Brazil's Steelworkers Bracing for Anti-Union Push by Bolsonaro
(Bloomberg) -- U.S. President Donald Trump has boasted that he made a crowd of American steelworkers shed tears of joy, grateful for steps he took to secure their jobs.
In Brazil, the "Trump of the Tropics," as President Jair Bolsonaro is sometimes called, is stirring the opposite reaction from union steelworkers, one that could destabilize a sector just starting to slowly recover from a recession that saw almost 80 operations shut down and 47,000 jobs lost by the end of 2016.
Bolsonaro has vowed to boost infrastructure spending, drawing praise from executives at steelmakers Usiminas and Gerdau SA, among others. But union leaders say they fear the new president, an admirer of past periods of military rule, will further erode worker rights already weakened by labor laws passed under the previous administration.
“Bolsonaro’s already signaled he is going to put an end to workers organizing, to activism,” said Sergio Cesar de Oliveira, 30-year industry veteran and a Sao Paulo state union leader. “It’s the state apparatus against the workers.”
Bolsonaro’s rhetoric suggests he’ll push to abolish the country’s labor courts and undercut union protections, de Oliveira and other union leaders say. The president’s office didn’t immediately respond to email and telephone requests for comment.
The union’s concerns come at a time when the country’s top steel producers have seen minor recoveries in terms of revenues and share price. At the same time, automobile production that rose by 7 percent last year helped with sales of flat and specialty steel products.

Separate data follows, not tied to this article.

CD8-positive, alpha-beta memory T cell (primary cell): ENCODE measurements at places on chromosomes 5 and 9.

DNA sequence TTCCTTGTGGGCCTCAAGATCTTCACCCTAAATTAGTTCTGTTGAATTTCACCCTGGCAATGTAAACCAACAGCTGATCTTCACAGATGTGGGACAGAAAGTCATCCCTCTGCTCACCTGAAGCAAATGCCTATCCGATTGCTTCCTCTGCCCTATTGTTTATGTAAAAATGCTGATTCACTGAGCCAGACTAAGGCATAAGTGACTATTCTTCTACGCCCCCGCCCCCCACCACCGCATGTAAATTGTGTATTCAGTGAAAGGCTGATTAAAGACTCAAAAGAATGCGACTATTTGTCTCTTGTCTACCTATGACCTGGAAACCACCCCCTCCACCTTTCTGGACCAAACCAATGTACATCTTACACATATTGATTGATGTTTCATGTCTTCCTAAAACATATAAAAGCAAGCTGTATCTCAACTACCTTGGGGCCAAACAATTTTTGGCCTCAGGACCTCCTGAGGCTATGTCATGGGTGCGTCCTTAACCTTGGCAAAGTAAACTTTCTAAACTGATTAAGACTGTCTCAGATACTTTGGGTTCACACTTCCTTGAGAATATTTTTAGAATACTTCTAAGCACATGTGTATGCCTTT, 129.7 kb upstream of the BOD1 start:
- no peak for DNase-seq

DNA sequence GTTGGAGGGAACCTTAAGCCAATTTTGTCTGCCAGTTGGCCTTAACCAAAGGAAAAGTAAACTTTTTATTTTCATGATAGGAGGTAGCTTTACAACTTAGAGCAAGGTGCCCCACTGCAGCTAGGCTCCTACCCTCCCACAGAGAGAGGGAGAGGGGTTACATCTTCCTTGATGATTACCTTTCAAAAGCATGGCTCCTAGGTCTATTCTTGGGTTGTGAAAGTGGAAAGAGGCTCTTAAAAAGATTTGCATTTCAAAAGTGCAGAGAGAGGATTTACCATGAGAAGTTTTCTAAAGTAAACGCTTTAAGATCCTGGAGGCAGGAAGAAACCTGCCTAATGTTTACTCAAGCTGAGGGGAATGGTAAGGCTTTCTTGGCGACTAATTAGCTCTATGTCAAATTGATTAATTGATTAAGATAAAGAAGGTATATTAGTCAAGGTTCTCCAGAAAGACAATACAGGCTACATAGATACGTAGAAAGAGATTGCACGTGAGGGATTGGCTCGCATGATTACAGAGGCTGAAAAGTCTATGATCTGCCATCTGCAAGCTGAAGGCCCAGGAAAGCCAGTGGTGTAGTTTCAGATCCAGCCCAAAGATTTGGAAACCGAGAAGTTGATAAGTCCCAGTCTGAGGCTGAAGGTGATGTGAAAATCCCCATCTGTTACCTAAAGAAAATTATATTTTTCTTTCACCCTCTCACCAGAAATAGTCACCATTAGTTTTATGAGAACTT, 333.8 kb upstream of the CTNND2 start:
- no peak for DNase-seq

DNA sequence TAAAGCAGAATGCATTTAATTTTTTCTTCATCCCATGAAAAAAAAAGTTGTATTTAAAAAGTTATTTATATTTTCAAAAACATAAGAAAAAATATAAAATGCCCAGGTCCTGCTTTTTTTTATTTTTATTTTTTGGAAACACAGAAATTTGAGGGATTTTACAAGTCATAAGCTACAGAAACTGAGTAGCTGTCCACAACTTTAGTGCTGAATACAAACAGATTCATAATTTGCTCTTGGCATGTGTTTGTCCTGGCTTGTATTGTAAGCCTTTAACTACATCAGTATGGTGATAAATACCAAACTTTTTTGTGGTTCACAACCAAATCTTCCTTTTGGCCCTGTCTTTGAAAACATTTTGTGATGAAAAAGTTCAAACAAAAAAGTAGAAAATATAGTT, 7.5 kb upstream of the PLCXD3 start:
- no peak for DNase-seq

But the sector won’t mount a significant comeback until stalled private and public construction projects are advanced, said Marco Polo de Mello Lopes, president of Brazil’s Steel Institute, or IAB, the sector’s chief lobbying group. More than 3,000 construction projects were halted in recent years, he said.
After meeting late last year with Paulo Guedes, the government minister tasked with driving Bolsonaro’s economic agenda, Lopes said he’s confident the new administration can get projects going and will pass the tax reforms needed to make the industry more competitive.
The industry has “a monumental tax burden that’s like trying to run a marathon with a piece of lead in your shoe,” Lopes said. His organization predicts domestic steel demand will grow 6 percent in 2019.
Labor leaders, though, remain cautious about the future, seeing Bolsonaro’s victory as a repudiation of 13 years of Workers’ Party rule.
Airton dos Santos, an economist who has acted as an adviser to steel unions for 22 years, said it’s natural for unions to fear the pro-business ideologies being espoused by Bolsonaro’s administration. “According to the discourse of the incoming government, everything that was done in the past was wrong,” he said.
The president has applauded the recent labor reforms, which limit workers’ ability to sue their employers and ends a mandatory payroll deduction to help fund union activities. And his appointment of eight military men to cabinet positions is not seen as a welcome sign to union leaders familiar with the military regime of the 1960s, 70s and early 80s.
While Bolsonaro chastised union leaders before taking office for milking the system, he hasn’t said he would seek to end the constitutional right to strike.
During the dictatorship, officials surveilled and persecuted workers considered subversive. Eventually strikes of both steel and metalworkers played a key role in weakening the regime, led in part by former metalworker and eventual Workers’ Party President Luiz Inacio Lula da Silva.
Geraldo Majela Duarte, a 29-year industry veteran who heads a Minas Gerais state union, said he believes unions will need to be aggressive in fighting off changes moving forward, though he added that he’s not sure how battle-ready his cohorts may be. “In recent years, it looks like a large majority kind of forgot how to bring the fight,” he said.
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